Judges on the 4th U.S. Circuit Court of Appeals in Richmond, Virginia, will weigh the competing writings of Kennedy when they hear argument on Tuesday over the Virginia prohibition on same-sex marriage.
© Copyright 2016 AccessWDUN.com
All rights reserved. This material may not be published, broadcast, rewritten, or redistributed without permission.
Judge denies motions to move, delay Tsarnaev trial
Lawyers for Boston Marathon bombing suspect Dzhokhar Tsarnaev asked a federal appeals court Wednesday to overturn a judge's decision to not move his upcoming trial out of state.
10:02PM ( 1 year ago )
High court to adopt electronic filing of cases
The Supreme Court is belatedly developing an electronic filing system similar to those used in courts around the country, Chief Justice John Roberts said Wednesday in his annual end-of-year report.
7:57PM ( 1 year ago )
Storm brings snow, cold to West for New Year's
A blustery winter storm dumped snow and ice across the West on Wednesday, making driving treacherous in the mountains from California to the Rockies and forcing residents and party-goers in some usually sun-soaked cities to bundle up for a frosty New Year's.
5:19PM ( 1 year ago )
U.S. News
Grass fire impacts rush hour traffic on 985
Rush hour traffic on I-985 was slowed by a grass fire Wednesay afternoon with one lane closed while firefighters fought the blaze.
10:19PM ( 1 year ago )
Hall County conviction, sentencing to be reviewed by SCOGA
The State Supreme Court has agreed to hear the appeal of a Hall County man when they reconvene in January.
2:37PM ( 1 year ago )
Local/State News
Committee leaves transportation funding to lawmakers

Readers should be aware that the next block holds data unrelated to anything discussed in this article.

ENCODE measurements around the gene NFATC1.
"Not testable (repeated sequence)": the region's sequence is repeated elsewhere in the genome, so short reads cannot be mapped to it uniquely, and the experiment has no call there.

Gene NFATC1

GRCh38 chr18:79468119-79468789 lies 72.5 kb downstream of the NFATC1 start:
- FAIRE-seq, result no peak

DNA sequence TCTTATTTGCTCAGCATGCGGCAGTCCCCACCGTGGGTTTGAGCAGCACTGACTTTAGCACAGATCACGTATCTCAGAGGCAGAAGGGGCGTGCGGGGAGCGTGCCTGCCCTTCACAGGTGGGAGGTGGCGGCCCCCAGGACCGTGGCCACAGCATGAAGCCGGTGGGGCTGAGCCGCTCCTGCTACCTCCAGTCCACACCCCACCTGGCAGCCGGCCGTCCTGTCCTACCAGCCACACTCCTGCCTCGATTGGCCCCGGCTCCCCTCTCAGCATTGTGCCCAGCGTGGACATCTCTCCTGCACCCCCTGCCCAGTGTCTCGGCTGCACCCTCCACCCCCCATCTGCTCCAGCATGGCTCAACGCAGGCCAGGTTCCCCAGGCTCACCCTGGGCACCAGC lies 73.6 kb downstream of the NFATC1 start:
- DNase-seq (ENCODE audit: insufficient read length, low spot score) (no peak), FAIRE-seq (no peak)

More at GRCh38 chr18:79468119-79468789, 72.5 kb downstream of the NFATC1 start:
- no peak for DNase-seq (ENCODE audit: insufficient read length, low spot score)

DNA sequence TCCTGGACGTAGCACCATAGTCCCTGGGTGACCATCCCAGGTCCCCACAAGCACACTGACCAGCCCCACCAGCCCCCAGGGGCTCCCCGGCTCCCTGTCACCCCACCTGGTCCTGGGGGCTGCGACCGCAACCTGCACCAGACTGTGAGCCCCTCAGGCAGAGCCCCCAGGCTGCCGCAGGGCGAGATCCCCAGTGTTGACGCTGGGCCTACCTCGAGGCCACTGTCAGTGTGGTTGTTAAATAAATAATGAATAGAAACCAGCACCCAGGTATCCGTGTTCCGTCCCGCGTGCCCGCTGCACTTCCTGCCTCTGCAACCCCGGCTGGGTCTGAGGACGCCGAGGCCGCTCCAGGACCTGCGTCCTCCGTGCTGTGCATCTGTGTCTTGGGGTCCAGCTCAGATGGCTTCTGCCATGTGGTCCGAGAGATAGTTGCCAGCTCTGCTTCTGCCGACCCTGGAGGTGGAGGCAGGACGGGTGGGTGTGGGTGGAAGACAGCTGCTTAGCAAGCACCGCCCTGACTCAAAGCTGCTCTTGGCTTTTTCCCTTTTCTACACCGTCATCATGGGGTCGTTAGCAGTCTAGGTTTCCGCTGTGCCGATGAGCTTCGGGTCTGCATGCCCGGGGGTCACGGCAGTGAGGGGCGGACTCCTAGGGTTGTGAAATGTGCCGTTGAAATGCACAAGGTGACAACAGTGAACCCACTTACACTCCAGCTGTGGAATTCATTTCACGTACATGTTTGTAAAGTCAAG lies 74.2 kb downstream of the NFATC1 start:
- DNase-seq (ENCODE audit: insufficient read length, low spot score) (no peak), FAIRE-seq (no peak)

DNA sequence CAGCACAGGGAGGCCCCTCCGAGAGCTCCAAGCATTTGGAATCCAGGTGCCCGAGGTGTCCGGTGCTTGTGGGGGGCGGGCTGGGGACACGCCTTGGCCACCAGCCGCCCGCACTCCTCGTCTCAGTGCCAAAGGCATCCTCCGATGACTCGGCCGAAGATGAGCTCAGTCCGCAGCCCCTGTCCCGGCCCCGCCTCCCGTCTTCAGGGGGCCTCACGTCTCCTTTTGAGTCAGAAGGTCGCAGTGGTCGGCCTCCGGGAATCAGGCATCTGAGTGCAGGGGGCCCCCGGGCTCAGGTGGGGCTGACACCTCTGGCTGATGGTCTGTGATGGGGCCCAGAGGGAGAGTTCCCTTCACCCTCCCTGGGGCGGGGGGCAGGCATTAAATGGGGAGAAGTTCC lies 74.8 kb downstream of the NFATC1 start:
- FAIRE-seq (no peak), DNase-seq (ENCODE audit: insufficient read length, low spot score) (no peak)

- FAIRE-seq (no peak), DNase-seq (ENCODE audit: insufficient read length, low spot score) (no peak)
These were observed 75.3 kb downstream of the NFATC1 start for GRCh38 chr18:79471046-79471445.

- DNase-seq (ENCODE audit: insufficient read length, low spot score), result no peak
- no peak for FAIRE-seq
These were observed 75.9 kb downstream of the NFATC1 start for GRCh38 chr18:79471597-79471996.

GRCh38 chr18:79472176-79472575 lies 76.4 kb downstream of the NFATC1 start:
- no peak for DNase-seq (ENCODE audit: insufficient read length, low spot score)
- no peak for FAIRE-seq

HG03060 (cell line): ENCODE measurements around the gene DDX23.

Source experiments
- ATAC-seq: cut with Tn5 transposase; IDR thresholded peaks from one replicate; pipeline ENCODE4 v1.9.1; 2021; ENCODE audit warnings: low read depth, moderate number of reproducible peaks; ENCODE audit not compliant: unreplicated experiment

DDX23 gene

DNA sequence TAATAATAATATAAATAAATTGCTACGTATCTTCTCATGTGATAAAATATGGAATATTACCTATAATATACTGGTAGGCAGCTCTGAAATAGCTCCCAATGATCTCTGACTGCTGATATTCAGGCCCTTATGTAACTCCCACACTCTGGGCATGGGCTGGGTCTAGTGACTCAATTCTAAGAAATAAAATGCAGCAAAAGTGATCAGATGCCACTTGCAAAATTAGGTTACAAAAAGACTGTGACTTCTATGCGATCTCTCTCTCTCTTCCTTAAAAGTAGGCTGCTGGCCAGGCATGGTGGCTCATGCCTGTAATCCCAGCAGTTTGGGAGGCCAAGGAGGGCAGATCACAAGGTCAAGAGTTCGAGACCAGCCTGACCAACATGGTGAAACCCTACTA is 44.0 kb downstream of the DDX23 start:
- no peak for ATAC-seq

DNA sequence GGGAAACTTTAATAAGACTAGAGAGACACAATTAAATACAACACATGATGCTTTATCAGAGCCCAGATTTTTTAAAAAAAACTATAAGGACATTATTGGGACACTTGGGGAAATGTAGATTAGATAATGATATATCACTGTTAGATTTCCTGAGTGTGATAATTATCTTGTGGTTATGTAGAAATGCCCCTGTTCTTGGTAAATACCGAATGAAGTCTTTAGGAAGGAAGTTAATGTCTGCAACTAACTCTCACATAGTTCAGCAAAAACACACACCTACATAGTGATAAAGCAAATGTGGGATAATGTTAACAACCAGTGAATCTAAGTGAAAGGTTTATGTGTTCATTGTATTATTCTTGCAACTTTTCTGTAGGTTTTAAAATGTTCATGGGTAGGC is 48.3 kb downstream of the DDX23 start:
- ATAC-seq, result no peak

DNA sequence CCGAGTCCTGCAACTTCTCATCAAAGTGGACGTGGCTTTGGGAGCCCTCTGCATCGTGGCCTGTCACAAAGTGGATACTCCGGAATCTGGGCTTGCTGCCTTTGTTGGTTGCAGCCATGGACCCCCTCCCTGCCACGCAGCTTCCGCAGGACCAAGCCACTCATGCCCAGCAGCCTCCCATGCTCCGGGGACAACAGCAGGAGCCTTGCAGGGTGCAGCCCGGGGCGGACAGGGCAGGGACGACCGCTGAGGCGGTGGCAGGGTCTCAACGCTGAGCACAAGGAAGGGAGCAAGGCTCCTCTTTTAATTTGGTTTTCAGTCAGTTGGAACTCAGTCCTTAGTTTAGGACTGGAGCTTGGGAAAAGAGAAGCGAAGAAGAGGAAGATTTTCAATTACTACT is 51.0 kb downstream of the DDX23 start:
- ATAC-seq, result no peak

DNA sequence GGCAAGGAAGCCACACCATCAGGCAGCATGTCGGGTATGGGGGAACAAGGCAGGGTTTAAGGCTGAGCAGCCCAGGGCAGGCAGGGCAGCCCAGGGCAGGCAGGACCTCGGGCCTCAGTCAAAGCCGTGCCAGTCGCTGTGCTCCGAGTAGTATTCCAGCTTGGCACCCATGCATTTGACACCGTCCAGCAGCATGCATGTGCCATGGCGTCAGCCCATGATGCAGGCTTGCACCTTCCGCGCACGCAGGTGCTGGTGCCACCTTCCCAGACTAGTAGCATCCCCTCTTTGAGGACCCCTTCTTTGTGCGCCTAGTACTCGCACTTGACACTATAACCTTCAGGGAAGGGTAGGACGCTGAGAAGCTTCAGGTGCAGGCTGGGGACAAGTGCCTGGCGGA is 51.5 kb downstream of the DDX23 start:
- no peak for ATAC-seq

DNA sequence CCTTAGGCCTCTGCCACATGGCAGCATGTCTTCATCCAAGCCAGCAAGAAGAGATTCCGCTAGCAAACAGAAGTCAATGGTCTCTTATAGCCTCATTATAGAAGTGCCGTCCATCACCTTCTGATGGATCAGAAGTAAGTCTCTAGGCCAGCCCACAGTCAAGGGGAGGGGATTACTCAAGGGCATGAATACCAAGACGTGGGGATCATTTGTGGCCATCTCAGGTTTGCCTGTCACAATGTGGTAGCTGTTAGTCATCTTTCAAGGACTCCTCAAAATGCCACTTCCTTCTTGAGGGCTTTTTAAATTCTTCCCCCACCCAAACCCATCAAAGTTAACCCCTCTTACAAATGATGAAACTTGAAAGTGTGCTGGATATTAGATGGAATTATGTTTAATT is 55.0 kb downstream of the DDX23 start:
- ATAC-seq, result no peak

Georgia will have to cover a $1 billion to $1.5 billion transportation funding gap to stay economically competitive, a committee of lawmakers is warning in a report issued Tuesday.
5:36AM ( 1 year ago )
US off war footing at year's end, but wars go on
Taking America off a permanent war footing is proving harder than President Barack Obama may have suggested.
6:13PM ( 1 year ago )
GOP leader regrets talk to white supremacists; party leaders rally around him
House Republican leaders rallied around one of their own, Whip Steve Scalise, on Tuesday after he said he regrets speaking 12 years ago to a white supremacist organization and condemns the views of such groups.
6:08PM ( 1 year ago )
Politics
Amid shouts of 'shame,' House GOP defeats gay rights measure
Democrats shouted "shame," but House Republicans switched their votes and defeated a measure to protect gay rights
8:03PM ( 5 days ago )
CDC director Freiden warns GOP Zika bill is inadequate
The head of the Centers for Disease Control and Prevention warned Wednesday that a House GOP measure to combat the Zika virus is inadequate to deal with the swelling threat to public health
7:36PM ( 6 days ago )
Trump unveils list of his top picks for Supreme Court
Donald Trump, the presumptive Republican nominee for president, released Wednesday a list of 11 potential Supreme Court justices he plans to vet to fill the seat of late Justice Antonin Scalia if he's elected to the White House.
3:31PM ( 6 days ago )
1st US penis transplant could bring hope to maimed soldiers
A 64-year-old cancer patient has received the nation's first penis transplant, a groundbreaking operation that may also help U.S. veterans maimed by roadside bombs
8:04PM ( 1 week ago )
States dig in against directive on transgender bathroom use
Politicians in Texas, Arkansas and elsewhere are vowing defiance over the Obama administration's new directive on transgender bathroom use
9:19PM ( 1 week ago )